Sure you might come to believe that the product you chose is objectively superior, or that it will provide tangible benefits to you over the alternative. But those are ad hoc justifications for a decision you made based on how you felt about the product and what kind of person you want to be. Cognitive psychologists call it “confirmation bias” when we cherry-pick evidence to support the position that we’ve already adopted. As consumers, we don’t want to feel foolish for having bought an inferior product (I’m going to stick with the example of computers or smartphones), so we insist that our choice was the best in the face of criticism from those who happen to have bought a competing product for the same feelingsy reasons. And because none of us want to admit (or are maybe not even aware of) our underlying motivations, we get into esoteric fights about megapixels and gigahertz, or when these measurements are not on our side, we can use more abstract metrics like “user experience” or “software ecosystems.”

…which is a croc.

…which is a croc.

I’ve taught this lesson for years, and it never occurred to me until now that I was as guilty as anyone else. So I decided to put my money where my mouth is and turn in my iPhone, to abandon the comfortable hegemony of Apple’s walled garden for the untamed, shifting Otherness of Google’s Android platform. I admit, I had a period of homesickness when I discovered that some of the conveniences I had enjoyed would take some work to reestablish.

"I've made a huge mistake."

“I’ve made a huge mistake.”

But on the whole, as I should have expected, my life has continued largely unchanged. I don’t regret my decision. And as I write this, it occurs to me that this shouldn’t even be a big deal. It wouldn’t be if consumerism wasn’t such a strong force, both internally and externally, in my life.

So I guess that’s the lesson, which I’m still learning. Consumerism is ubiquitous, insidious, and powerful. I’ve resisted the desire to detail the arguments I’ve heard in just the last few days for why my decision to change camps was either foolish or inspired, and to analyze all the ways in which these arguments are misguided, selfishly motivated, or just mean. I know my decision was neither a blunder nor an epiphany. It was an experiment. And it’s value in self-reflection alone was worth the price.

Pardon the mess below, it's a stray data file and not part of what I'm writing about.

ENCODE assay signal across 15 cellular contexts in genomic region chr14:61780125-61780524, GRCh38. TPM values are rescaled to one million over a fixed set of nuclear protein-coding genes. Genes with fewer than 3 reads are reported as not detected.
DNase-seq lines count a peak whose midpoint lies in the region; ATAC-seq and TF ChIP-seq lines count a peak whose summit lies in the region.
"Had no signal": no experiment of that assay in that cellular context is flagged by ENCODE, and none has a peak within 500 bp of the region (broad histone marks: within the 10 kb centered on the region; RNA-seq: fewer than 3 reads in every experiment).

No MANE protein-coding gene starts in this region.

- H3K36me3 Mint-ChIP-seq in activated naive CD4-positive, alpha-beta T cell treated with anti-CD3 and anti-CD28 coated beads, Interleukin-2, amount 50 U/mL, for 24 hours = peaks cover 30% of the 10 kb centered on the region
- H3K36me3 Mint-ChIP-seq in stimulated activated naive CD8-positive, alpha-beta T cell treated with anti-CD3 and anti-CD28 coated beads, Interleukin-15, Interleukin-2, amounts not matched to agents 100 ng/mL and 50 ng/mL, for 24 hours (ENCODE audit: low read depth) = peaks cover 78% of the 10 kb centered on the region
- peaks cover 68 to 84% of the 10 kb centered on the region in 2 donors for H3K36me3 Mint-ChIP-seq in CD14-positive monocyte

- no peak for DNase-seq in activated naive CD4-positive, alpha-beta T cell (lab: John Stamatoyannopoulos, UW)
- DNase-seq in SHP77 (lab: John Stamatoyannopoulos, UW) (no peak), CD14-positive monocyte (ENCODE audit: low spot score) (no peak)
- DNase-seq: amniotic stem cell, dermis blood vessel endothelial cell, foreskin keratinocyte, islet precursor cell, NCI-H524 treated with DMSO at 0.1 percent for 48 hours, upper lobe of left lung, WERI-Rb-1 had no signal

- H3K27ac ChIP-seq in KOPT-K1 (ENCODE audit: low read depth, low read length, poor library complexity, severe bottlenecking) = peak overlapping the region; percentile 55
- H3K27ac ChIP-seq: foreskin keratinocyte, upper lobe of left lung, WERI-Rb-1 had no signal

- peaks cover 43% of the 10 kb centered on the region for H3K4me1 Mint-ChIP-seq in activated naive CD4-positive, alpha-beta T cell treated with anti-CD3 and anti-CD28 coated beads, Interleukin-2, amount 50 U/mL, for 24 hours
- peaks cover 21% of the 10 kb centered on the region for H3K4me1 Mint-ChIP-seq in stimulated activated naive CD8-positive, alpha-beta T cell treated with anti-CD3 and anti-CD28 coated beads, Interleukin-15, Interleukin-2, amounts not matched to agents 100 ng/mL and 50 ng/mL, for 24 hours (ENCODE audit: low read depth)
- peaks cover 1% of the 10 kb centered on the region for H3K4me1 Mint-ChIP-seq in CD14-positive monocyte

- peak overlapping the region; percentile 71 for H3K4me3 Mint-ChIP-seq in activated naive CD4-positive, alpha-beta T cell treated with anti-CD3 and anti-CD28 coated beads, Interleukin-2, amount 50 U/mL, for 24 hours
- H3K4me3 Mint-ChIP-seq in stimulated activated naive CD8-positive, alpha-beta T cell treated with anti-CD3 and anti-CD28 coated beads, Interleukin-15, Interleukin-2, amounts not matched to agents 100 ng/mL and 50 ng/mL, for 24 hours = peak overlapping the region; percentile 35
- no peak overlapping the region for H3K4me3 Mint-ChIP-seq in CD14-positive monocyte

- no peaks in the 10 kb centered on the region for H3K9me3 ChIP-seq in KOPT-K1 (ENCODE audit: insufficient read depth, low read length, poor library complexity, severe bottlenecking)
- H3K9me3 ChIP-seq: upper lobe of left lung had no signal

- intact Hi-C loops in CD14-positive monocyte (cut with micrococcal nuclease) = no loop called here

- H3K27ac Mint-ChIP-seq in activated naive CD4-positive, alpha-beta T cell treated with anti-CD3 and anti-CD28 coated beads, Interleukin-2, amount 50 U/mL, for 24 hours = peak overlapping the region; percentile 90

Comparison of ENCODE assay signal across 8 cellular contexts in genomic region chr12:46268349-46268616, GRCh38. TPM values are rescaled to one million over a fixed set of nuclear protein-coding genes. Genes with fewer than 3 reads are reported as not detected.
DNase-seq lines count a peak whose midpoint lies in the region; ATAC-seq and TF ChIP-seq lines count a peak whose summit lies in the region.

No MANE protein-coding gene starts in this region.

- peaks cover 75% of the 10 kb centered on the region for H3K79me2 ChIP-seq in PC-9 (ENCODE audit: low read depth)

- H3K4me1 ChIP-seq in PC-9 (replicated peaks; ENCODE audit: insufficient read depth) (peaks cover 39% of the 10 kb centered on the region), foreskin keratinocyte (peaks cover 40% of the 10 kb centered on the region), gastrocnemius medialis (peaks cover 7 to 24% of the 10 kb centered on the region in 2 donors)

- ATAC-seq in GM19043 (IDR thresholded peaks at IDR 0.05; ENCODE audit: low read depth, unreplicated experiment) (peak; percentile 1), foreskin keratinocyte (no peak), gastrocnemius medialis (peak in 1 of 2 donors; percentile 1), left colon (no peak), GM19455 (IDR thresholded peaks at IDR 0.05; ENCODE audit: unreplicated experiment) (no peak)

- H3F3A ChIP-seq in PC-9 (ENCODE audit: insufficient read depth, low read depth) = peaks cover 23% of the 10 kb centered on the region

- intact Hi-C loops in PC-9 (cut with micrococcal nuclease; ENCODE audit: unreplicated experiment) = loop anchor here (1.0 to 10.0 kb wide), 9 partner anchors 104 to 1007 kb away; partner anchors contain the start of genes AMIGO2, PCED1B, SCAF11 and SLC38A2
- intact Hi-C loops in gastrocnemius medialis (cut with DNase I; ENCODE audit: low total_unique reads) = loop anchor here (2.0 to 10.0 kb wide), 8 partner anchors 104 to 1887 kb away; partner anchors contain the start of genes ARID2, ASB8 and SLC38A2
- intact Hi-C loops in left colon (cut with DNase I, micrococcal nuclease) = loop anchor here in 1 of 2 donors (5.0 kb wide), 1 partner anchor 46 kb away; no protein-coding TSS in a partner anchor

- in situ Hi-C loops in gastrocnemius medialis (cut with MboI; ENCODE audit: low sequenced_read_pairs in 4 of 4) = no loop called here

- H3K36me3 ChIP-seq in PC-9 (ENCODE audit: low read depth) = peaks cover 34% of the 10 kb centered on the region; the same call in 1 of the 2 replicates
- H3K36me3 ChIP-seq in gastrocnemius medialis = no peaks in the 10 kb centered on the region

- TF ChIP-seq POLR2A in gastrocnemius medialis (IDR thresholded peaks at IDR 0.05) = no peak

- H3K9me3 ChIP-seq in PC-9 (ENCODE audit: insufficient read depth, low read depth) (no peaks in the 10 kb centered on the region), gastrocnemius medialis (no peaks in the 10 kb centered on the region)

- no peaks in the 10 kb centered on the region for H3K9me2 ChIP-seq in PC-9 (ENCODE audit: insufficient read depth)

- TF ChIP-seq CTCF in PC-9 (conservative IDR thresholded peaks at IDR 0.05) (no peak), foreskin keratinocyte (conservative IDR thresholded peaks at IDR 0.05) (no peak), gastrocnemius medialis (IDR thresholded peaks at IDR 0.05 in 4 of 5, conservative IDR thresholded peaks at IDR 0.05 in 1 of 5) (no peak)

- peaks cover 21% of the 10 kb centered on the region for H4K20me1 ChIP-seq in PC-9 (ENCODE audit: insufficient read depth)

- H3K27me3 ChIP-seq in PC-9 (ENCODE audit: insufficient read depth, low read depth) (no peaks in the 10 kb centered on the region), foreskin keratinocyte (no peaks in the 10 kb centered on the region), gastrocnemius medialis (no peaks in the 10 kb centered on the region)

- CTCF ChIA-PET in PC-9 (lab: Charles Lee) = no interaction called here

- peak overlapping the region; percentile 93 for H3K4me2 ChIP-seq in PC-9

Brand-logo alphabet. How many do you recognize?

Brand-logo alphabet. How many do you recognize?

Baby’s Hungry: A Daddy’s Perspective on Nursing (and Nursing in Public)

by Jay Parr

A quiet moment in the country.

That special bond between a mother and her child.

I was about twelve, riding the DC Metrobus home from school, when a woman started complaining loudly about another woman breastfeeding her baby on the bus. I didn’t see anything, so I don’t know if the nursing mother was covered up or not, but that’s irrelevant here. The complaining woman made her way up to the driver, a taciturn and tough-looking man who looked like he would as soon cut your throat as say hello (I remember him because he drove that route often). He focused on the afternoon traffic as the woman complained, until he came to a light and she demanded, “Well? Aren’t you going to do something?”

The driver looked out at the cross traffic for a moment, absently drumming his fingers on the fare box, then turned to the woman and shrugged.

“Baby’s hungry.”

BLS 348: Representing Women

BLS 348: Representing Women

I can’t say for certain that the woman immediately stopped complaining, either to the driver or to the other passengers around her, but I do remember that as far as the driver was concerned, the conversation was over.

Baby’s hungry. So feed the baby. ‘Cuz if baby ain’t happy, ain’t nobody happy.

Until thirty years later when I became a father, I never thought much about breastfeeding. I knew some people did it and some people didn’t. I knew medical opinion was evolving back in the pro-breastfeeding direction—the implicit concession being that millennia of natural selection just might trump a few decades of medical inquiry. I knew I was more likely to see women breastfeeding their children when the acoustic band I worked sound for played at places like hippie music festivals and communal farms, and I found it vaguely amusing that the medical establishment and the crunchy-living community seemed to be on the same page about something for once. That was about as far as it went.

Then we had a baby, and everything changed.

Selfie with week-old Baby Girl.

Selfie with week-old Baby Girl.

Common words like “latch” and “letdown” suddenly took on new and highly-specialized meanings. The entire household became centered around the mother-baby nursing nest. I learned that breastfeeding, while clearly the most natural process, was not without its setbacks and complications (and blood and tears). I learned about the important contributions of lactation consultants. I learned that some people who aren’t breastfeeding would much rather be breastfeeding, but can’t for some reason or other. I learned about breast-milk-sharing networks, and the amazingly selfless mothers who contribute to them. And much to my dismay I learned that breastfeeding—especially breastfeeding in public—is an absurdly controversial topic in this country.

WPA poster, circa 1937.

WPA poster, circa 1937.